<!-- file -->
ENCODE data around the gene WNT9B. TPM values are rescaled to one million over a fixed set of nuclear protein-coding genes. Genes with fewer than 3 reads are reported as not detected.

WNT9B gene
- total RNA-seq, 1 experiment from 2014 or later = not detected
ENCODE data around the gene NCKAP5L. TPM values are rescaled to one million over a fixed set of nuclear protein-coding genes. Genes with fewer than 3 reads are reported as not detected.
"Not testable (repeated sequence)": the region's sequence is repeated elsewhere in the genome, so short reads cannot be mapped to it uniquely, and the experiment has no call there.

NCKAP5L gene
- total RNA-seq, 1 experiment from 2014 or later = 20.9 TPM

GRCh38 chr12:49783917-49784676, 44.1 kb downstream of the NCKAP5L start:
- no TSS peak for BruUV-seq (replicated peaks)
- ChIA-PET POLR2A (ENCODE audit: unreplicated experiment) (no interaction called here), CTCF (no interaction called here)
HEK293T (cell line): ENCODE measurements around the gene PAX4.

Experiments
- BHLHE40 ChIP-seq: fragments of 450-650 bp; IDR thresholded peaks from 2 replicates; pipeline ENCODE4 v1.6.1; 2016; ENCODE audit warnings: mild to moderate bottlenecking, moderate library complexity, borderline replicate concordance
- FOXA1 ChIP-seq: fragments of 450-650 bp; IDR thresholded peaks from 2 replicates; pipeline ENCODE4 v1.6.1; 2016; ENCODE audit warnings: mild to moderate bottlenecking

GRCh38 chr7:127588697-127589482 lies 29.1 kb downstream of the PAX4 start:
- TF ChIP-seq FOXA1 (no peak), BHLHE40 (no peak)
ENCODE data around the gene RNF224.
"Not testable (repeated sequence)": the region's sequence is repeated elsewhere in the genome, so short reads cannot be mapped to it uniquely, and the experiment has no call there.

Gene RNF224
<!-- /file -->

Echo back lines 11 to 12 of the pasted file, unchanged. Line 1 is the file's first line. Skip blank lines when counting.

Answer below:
HEK293T (cell line): ENCODE measurements around the gene PAX4.

Experiments